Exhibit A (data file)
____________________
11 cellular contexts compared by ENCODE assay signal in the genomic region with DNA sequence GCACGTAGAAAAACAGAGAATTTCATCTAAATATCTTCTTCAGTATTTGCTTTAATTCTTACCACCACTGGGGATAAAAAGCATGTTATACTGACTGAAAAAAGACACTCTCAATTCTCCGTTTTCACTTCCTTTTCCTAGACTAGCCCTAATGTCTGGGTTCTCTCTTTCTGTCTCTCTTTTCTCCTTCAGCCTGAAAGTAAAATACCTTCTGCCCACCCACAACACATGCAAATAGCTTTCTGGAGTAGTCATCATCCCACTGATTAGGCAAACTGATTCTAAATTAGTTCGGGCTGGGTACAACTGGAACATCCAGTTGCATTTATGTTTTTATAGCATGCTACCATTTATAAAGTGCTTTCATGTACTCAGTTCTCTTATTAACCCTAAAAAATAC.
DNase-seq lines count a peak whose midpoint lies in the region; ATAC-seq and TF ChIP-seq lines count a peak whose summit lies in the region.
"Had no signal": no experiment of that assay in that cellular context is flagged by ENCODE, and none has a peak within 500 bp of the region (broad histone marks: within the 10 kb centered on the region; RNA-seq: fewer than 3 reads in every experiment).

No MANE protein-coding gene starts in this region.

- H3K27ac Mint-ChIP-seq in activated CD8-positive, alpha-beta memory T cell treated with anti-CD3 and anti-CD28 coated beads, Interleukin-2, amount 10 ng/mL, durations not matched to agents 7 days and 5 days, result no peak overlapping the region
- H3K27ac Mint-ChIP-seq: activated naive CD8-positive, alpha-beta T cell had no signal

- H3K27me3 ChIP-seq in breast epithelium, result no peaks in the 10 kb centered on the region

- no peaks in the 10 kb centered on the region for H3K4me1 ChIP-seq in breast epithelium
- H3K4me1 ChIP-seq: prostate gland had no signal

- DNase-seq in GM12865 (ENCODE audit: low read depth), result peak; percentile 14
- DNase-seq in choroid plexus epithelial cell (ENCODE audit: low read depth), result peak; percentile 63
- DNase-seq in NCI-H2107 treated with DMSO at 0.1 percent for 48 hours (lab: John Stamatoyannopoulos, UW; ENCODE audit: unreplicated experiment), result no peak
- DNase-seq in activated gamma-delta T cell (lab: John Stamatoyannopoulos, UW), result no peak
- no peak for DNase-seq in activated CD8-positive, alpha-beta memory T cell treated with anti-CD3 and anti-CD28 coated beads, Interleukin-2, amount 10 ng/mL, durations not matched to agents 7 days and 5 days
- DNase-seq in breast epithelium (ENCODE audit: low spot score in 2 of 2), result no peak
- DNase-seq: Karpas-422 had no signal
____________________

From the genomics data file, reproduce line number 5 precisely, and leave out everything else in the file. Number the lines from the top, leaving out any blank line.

- H3K27ac Mint-ChIP-seq in activated CD8-positive, alpha-beta memory T cell treated with anti-CD3 and anti-CD28 coated beads, Interleukin-2, amount 10 ng/mL, durations not matched to agents 7 days and 5 days, result no peak overlapping the region